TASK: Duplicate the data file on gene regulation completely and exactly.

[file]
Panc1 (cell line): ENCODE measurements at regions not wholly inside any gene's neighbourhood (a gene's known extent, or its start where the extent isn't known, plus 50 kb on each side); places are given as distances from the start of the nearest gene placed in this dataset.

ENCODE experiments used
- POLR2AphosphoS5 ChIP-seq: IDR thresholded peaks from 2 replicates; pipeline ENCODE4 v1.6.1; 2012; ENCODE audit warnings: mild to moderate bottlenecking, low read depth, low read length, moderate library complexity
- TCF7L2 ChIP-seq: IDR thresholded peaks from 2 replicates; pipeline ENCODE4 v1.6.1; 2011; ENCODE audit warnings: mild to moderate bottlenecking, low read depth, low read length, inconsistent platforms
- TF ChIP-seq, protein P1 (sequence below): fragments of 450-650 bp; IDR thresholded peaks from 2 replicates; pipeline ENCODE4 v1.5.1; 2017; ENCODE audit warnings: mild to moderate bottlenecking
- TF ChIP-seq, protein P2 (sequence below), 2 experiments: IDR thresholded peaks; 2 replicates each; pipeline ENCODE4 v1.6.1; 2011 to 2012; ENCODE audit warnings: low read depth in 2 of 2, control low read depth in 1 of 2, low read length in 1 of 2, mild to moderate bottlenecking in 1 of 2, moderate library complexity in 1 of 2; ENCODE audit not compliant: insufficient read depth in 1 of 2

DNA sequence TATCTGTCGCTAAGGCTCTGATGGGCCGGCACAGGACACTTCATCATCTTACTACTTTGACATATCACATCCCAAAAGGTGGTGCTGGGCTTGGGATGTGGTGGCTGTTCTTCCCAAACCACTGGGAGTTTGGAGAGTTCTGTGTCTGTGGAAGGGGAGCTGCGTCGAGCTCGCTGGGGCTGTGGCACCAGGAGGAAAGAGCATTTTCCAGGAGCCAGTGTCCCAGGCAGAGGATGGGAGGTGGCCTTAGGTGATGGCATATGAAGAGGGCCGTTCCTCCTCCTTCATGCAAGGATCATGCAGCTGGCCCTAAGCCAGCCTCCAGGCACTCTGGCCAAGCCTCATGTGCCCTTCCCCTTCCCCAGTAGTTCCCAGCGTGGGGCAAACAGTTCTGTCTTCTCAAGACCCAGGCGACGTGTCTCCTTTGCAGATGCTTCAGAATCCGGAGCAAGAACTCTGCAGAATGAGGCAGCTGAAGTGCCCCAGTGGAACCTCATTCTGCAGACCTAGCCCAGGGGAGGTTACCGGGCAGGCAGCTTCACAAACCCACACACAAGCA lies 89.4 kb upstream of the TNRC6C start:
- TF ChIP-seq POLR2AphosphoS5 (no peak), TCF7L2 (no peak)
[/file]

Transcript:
Panc1 (cell line): ENCODE measurements at regions not wholly inside any gene's neighbourhood (a gene's known extent, or its start where the extent isn't known, plus 50 kb on each side); places are given as distances from the start of the nearest gene placed in this dataset.

ENCODE experiments used
- POLR2AphosphoS5 ChIP-seq: IDR thresholded peaks from 2 replicates; pipeline ENCODE4 v1.6.1; 2012; ENCODE audit warnings: mild to moderate bottlenecking, low read depth, low read length, moderate library complexity
- TCF7L2 ChIP-seq: IDR thresholded peaks from 2 replicates; pipeline ENCODE4 v1.6.1; 2011; ENCODE audit warnings: mild to moderate bottlenecking, low read depth, low read length, inconsistent platforms
- TF ChIP-seq, protein P1 (sequence below): fragments of 450-650 bp; IDR thresholded peaks from 2 replicates; pipeline ENCODE4 v1.5.1; 2017; ENCODE audit warnings: mild to moderate bottlenecking
- TF ChIP-seq, protein P2 (sequence below), 2 experiments: IDR thresholded peaks; 2 replicates each; pipeline ENCODE4 v1.6.1; 2011 to 2012; ENCODE audit warnings: low read depth in 2 of 2, control low read depth in 1 of 2, low read length in 1 of 2, mild to moderate bottlenecking in 1 of 2, moderate library complexity in 1 of 2; ENCODE audit not compliant: insufficient read depth in 1 of 2

DNA sequence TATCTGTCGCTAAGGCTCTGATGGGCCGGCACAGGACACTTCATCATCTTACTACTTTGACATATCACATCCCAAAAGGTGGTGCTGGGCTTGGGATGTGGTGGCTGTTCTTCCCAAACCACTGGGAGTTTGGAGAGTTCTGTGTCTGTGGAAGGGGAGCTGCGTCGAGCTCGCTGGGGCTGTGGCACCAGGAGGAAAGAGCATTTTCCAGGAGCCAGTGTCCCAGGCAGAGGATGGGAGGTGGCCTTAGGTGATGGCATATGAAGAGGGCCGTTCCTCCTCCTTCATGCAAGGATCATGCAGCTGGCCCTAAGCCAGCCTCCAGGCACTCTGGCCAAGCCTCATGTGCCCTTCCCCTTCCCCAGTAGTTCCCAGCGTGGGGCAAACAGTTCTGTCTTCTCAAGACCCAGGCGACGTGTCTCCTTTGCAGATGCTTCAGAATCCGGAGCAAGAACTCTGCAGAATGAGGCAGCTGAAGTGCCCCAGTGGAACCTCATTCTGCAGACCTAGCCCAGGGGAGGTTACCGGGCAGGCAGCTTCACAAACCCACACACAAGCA lies 89.4 kb upstream of the TNRC6C start:
- TF ChIP-seq POLR2AphosphoS5 (no peak), TCF7L2 (no peak)